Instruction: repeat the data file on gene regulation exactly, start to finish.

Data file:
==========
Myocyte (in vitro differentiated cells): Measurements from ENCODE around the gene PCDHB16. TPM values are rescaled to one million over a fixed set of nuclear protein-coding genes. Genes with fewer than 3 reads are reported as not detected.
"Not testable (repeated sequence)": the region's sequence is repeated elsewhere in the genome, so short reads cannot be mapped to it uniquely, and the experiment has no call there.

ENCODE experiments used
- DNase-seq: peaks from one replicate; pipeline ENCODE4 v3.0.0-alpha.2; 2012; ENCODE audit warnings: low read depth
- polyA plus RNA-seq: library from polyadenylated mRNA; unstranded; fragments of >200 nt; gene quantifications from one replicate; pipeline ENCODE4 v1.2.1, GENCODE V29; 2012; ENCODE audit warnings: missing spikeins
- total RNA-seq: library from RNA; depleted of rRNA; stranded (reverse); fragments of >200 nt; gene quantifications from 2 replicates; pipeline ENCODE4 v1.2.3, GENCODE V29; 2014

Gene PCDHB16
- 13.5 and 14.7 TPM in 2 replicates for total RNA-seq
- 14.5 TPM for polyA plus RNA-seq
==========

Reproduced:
Myocyte (in vitro differentiated cells): Measurements from ENCODE around the gene PCDHB16. TPM values are rescaled to one million over a fixed set of nuclear protein-coding genes. Genes with fewer than 3 reads are reported as not detected.
"Not testable (repeated sequence)": the region's sequence is repeated elsewhere in the genome, so short reads cannot be mapped to it uniquely, and the experiment has no call there.

ENCODE experiments used
- DNase-seq: peaks from one replicate; pipeline ENCODE4 v3.0.0-alpha.2; 2012; ENCODE audit warnings: low read depth
- polyA plus RNA-seq: library from polyadenylated mRNA; unstranded; fragments of >200 nt; gene quantifications from one replicate; pipeline ENCODE4 v1.2.1, GENCODE V29; 2012; ENCODE audit warnings: missing spikeins
- total RNA-seq: library from RNA; depleted of rRNA; stranded (reverse); fragments of >200 nt; gene quantifications from 2 replicates; pipeline ENCODE4 v1.2.3, GENCODE V29; 2014

Gene PCDHB16
- 13.5 and 14.7 TPM in 2 replicates for total RNA-seq
- 14.5 TPM for polyA plus RNA-seq